A bitter retired army medic veteran looking for justice and answers. Naturally has a strong inclination and passion for good, but the new world has begun to break him.
I was a volunteer medic in the Czech republic - I'd served there in the past with allied forces as part of relief efforts. At first it was magical. We helped in the refugee camps along the border, clothed and fed desperate families, handed out toys to the children. It was humbling too. Shifts in the emergency hospital left me drained and heart-broken. But I was making a real difference. So much more than phone calls and fund-raising letters.
Everything changed so fast. We woke to shouting. Russian soldiers were forcing a hasty evacuation of the refugee camp. It was chaos. People were just sent out into the night. Aid workers were herded onto trucks. We threw on jeans and t-shirts and left everything behind. Thank god my boys and I ended up on the same truck. I still don't know what happened to so many of my friends... We rode in the dark, no headlights, along coastal roads for nearly an hour. Every few miles we stopped and the soldiers would shout things in Russian. I couldn't understand much except "over there" and "hurry". Sometimes there were gunshots.
The soldiers were attempting to move a couple wrecked cars out of the road when we heard the screaming. Screaming doesn't really describe it. Nothing had ever sent chills up my spine like that. Horrible, inhuman, nightmarish shrieking. The soldiers began shouting and then a symphony of gunfire. We were pulled from the truck and told to run. Before we could take our first steps, we saw them. Twisted, twitchy silhouettes, briefly lit by the muzzle flashes. They moved so fast; tearing into the soldiers with animal ferocity. We ran.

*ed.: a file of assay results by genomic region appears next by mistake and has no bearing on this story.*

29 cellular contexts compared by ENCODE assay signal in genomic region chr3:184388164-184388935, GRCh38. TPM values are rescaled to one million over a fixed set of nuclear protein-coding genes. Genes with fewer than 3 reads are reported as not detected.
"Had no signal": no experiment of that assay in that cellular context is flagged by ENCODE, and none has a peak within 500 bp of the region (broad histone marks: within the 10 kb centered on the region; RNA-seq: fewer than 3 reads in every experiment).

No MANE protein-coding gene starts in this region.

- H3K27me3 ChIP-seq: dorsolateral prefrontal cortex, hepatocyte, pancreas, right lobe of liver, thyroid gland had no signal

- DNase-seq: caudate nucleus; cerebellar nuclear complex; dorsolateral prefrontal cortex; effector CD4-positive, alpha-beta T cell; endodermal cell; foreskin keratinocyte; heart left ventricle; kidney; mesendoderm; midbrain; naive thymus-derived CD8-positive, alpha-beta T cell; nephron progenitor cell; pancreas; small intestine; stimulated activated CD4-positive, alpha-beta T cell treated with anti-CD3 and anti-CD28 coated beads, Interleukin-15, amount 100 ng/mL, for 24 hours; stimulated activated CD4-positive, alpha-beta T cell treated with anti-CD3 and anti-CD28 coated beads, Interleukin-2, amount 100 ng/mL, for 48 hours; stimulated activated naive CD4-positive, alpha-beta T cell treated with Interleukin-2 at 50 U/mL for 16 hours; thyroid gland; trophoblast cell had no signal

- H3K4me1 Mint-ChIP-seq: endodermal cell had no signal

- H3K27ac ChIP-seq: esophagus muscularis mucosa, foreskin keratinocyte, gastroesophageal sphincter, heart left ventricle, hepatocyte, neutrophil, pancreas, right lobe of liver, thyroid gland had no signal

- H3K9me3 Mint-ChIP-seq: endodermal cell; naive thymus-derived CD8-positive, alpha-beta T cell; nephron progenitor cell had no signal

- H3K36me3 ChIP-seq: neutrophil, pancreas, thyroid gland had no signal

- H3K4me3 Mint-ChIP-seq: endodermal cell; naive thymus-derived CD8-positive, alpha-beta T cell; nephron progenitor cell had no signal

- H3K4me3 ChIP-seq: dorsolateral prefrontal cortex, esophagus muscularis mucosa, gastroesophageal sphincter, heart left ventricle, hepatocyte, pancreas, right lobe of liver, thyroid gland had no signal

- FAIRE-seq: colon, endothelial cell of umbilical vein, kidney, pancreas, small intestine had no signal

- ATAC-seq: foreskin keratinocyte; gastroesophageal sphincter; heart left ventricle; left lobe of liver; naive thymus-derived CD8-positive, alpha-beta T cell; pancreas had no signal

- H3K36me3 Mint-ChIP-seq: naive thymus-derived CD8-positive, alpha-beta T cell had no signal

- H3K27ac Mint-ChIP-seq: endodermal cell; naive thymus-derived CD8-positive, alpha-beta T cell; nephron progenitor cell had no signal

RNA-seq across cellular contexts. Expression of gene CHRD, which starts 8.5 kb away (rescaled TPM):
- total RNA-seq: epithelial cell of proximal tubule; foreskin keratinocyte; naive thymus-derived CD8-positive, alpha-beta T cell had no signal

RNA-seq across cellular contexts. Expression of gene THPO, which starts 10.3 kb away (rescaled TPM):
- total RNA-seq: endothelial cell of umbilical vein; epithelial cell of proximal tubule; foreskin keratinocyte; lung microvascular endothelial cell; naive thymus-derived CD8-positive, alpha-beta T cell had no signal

Myself and another worker managed to make it back to a Russian aid camp. We heard gunfire bellowing out. We saw muzzle flashes from inside the wards with people screaming. We saw Russian soldiers gunning down citizens trying to escape. This is the day the world turned mad.
That was months ago. I've lost count of the days. Since then I have done what I could to survive. We scavenged abandoned towns, hunted where we could find game. We learned to stay clear of other survivors where we could. Unfortunately my colleagues are dead now - gunned down by soldiers. I slaughtered them in revenge; they didn't see me and that was their biggest mistake. I've fallen back on my training from the Army - it's what has kept me alive.
The things I've seen people do to each other for a pair of cargo pants. I'll admit my faith in humanity is crumbling but I cannot watch while the innocent suffer.
How I long for the rosy glasses I wore when I arrived here. But we don't have time to dwell on philosophy. Its day to day now. I am a healer not a killer, but we must become what the world requires.
I cannot rest on my laurels. We do what we must today, and for tomorrow we find our humanity again.